The New Cold War

Revolutions, Rigged Elections and Pipeline Politics in the Former Soviet Union

Publisher: Vintage Canada
An intrepid investigation into the pro-democracy movements that have reshaped the Eastern bloc since 2000, reopening the Kremlin’s wounds from the Cold War.

When the Berlin Wall fell in 1989 and the Soviet Union collapsed two years later, liberal democracy was supposed to fill the void left by Soviet communism. Poland and Czechoslovakia made the best of reforms, but the citizens of the “Evil Empire” itself saw little of the promised freedom, and more of the same old despots and corruption.
Recently, a second wave of reforms–Serbia in 2000, Georgia in 2003 and Ukraine in 2004, as well as Kyrgyzstan’s regime change in 2005 – have proven almost as monumental as those in Berlin and Moscow. The people of the Eastern bloc, aided in no small part by Western money and advice, are again rising up and demanding an end to autocracy. And once more, the Kremlin is battling the White House every step of the way.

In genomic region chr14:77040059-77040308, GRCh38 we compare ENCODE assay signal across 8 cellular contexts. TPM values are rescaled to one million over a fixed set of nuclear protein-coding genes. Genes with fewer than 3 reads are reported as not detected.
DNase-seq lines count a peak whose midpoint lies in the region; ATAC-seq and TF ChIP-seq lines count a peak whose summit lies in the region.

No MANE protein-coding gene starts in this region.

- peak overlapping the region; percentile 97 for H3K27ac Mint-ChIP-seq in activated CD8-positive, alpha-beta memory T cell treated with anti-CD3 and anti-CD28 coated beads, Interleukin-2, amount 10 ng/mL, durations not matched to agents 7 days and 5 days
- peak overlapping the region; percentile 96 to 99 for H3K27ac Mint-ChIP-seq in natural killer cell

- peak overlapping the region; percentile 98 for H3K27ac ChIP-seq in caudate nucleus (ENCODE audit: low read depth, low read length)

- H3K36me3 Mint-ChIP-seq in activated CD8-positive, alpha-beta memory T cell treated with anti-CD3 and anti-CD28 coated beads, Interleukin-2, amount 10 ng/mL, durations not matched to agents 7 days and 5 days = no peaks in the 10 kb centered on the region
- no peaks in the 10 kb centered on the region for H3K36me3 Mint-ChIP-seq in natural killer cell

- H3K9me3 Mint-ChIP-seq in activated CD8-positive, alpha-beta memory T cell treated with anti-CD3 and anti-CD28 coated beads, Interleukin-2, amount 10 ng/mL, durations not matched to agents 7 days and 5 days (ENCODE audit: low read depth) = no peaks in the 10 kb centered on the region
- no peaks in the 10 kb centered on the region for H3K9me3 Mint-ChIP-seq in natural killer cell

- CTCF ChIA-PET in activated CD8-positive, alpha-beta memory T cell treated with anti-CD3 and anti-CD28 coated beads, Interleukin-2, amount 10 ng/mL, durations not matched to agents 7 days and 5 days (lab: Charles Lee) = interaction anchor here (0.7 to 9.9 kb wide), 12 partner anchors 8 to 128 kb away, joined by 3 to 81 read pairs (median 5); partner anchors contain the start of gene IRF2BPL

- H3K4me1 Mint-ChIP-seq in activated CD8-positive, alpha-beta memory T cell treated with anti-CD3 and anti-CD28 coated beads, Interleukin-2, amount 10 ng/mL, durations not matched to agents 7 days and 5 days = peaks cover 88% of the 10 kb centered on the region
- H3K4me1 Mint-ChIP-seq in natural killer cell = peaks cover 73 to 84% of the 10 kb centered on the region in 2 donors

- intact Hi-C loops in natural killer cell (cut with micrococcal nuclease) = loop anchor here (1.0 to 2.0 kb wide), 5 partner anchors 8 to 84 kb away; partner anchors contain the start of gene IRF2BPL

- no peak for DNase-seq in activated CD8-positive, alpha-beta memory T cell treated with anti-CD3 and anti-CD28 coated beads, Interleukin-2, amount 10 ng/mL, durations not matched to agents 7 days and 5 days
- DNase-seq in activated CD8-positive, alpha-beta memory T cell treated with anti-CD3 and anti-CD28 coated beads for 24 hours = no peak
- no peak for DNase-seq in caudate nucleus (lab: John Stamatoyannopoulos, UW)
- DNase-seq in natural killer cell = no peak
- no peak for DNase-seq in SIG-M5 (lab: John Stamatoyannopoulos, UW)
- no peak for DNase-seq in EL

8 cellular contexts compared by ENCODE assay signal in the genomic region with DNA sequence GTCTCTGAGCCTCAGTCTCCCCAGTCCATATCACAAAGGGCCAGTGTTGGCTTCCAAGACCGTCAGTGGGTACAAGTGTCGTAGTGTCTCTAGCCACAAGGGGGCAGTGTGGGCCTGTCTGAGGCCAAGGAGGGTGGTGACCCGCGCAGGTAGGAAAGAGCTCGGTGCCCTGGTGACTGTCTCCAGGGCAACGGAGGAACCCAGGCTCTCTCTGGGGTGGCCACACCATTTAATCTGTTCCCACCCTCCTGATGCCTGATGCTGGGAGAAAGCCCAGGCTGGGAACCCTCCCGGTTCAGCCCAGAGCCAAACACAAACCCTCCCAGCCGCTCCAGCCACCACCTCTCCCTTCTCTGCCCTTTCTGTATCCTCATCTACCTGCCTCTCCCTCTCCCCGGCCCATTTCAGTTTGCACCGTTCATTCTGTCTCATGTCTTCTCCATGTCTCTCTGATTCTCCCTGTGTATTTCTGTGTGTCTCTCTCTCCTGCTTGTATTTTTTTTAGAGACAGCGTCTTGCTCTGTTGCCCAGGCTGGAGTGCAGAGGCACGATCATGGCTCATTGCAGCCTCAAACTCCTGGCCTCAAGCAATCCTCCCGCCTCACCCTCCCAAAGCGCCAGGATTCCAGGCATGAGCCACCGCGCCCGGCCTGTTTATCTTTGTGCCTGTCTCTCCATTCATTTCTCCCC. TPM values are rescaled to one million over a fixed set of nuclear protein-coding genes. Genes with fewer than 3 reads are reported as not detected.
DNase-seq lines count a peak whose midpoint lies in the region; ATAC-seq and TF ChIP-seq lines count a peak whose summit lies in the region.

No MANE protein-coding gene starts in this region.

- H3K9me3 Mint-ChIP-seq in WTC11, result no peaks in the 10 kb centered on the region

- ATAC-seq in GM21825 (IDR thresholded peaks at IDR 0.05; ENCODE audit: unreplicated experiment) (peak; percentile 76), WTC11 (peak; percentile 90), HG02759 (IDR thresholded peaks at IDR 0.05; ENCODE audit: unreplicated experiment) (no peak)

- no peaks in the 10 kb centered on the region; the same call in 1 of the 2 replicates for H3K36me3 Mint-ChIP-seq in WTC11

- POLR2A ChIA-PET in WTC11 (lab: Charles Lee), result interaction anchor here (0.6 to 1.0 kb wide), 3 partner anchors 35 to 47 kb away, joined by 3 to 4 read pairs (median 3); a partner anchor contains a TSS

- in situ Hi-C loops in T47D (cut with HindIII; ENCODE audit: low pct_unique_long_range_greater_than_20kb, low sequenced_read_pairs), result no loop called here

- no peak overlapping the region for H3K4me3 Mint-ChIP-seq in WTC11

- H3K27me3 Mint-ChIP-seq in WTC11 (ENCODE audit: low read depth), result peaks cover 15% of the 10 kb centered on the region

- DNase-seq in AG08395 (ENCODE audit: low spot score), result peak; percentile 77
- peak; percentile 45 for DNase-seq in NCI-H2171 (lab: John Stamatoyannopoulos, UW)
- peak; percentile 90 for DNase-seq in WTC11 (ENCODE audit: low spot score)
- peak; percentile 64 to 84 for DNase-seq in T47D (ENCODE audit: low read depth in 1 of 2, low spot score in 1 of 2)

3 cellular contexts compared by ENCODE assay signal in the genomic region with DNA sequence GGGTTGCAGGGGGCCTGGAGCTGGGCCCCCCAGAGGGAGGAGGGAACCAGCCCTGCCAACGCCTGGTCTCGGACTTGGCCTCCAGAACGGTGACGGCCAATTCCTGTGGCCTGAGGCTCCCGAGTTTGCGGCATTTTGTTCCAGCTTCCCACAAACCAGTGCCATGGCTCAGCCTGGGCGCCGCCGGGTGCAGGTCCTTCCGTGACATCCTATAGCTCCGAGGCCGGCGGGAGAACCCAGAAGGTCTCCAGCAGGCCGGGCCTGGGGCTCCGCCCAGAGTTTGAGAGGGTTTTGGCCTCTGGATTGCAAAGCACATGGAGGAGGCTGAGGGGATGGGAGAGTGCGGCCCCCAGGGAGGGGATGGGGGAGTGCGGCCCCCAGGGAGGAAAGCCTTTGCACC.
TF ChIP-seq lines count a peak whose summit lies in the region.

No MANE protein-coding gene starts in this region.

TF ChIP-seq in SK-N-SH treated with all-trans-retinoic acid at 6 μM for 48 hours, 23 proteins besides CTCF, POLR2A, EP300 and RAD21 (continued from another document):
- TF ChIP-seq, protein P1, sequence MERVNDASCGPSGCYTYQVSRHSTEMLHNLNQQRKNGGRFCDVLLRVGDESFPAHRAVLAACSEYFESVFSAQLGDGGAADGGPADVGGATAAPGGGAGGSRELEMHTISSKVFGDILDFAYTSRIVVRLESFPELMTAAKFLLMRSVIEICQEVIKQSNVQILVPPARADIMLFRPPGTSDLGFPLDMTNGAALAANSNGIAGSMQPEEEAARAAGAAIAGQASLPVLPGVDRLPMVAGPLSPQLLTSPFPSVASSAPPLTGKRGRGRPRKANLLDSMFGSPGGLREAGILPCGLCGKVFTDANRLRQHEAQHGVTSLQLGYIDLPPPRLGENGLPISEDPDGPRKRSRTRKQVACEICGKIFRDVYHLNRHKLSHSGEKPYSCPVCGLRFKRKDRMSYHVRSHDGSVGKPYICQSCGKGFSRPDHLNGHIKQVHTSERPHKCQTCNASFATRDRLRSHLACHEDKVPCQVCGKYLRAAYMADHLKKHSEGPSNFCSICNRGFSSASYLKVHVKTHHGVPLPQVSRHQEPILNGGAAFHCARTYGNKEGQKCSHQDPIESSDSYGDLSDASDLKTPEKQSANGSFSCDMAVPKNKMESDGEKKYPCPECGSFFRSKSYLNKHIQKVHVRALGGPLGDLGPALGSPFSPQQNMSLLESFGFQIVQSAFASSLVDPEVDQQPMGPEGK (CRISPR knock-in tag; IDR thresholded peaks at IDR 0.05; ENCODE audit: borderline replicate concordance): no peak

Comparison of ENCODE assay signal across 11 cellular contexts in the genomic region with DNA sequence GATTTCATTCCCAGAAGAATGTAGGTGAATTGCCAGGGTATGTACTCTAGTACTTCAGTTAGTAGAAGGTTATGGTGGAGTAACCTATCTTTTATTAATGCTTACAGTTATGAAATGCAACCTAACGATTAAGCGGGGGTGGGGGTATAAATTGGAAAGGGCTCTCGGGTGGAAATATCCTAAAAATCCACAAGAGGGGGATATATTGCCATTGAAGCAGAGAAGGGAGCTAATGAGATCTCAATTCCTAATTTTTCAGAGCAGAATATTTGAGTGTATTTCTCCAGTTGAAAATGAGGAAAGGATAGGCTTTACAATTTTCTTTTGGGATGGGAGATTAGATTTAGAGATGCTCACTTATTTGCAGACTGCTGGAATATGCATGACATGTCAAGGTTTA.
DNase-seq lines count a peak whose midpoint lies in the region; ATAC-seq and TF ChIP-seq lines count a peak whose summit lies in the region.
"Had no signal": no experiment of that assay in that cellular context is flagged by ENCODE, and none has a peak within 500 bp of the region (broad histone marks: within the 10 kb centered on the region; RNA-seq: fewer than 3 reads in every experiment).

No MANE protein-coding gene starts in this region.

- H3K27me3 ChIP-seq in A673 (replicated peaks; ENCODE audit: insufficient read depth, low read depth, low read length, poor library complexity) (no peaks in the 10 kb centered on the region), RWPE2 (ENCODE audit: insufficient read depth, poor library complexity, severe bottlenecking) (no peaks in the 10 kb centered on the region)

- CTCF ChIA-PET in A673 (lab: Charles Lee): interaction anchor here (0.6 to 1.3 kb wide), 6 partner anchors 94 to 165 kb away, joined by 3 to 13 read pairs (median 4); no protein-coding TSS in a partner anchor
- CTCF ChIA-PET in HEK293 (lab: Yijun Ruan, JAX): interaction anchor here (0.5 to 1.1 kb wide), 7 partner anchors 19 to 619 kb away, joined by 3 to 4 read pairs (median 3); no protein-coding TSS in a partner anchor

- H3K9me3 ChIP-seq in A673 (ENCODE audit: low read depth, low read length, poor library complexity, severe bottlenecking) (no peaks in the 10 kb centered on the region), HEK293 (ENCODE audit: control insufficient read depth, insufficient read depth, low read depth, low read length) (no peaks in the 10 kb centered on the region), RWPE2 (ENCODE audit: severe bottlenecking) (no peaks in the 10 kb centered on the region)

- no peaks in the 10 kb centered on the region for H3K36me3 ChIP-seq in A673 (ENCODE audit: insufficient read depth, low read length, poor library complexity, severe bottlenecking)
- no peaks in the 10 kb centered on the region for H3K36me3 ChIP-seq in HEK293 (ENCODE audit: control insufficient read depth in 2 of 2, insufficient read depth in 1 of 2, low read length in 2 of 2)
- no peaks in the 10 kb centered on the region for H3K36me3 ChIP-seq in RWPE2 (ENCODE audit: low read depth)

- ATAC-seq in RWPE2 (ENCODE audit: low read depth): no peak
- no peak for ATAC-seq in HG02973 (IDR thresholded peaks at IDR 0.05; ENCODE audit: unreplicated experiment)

Mark MacKinnon spent these years working in Moscow, and his view of the story and access to those involved remains unparalleled. With The New Cold War, he reveals the links between these democratic revolutions – and the idealistic American billionaire behind them–in a major investigation into the forces that are quietly reshaping the post- Soviet world.

From the Hardcover edition.




The forest of nondescript apartment blocks in the town of Ryazan, southeast of Moscow, was an unlikely place for history to pause.

The twelve-storey building that stood at 14/16 Novosyolov Street was the same as tens of thousands of other concrete buildings throughout Russia,...
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The New Cold War wonderfully documents the conflicting interests and policies of Russia and the West in an engaging, easy-to-read style.”
The Globe and Mail

“A nuanced study that demonstrates the continuity of conflict between the US and Russia.”
Winnipeg Free Press

“A necessary tale for those who would understand the troubled path taken by Russia and its neighbours since the fall of the Iron Curtain.”
—Alexandre Trudeau

“A real-life political drama, a non-fiction page-turner that will keep you up at night. . . . Beautifully written and compelling, a truly fascinating book.”
The Gazette (Montreal)